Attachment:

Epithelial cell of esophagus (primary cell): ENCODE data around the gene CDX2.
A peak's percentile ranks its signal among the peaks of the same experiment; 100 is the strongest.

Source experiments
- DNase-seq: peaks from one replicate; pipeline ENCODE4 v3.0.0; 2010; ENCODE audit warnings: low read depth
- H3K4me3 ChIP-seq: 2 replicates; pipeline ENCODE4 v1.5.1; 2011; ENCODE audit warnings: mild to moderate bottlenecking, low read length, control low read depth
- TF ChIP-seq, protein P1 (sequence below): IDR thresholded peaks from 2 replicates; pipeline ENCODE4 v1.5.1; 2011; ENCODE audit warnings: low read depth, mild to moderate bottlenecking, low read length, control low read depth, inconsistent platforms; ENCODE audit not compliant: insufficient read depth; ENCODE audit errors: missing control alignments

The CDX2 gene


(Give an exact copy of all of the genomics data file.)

Epithelial cell of esophagus (primary cell): ENCODE data around the gene CDX2.
A peak's percentile ranks its signal among the peaks of the same experiment; 100 is the strongest.

Source experiments
- DNase-seq: peaks from one replicate; pipeline ENCODE4 v3.0.0; 2010; ENCODE audit warnings: low read depth
- H3K4me3 ChIP-seq: 2 replicates; pipeline ENCODE4 v1.5.1; 2011; ENCODE audit warnings: mild to moderate bottlenecking, low read length, control low read depth
- TF ChIP-seq, protein P1 (sequence below): IDR thresholded peaks from 2 replicates; pipeline ENCODE4 v1.5.1; 2011; ENCODE audit warnings: low read depth, mild to moderate bottlenecking, low read length, control low read depth, inconsistent platforms; ENCODE audit not compliant: insufficient read depth; ENCODE audit errors: missing control alignments

The CDX2 gene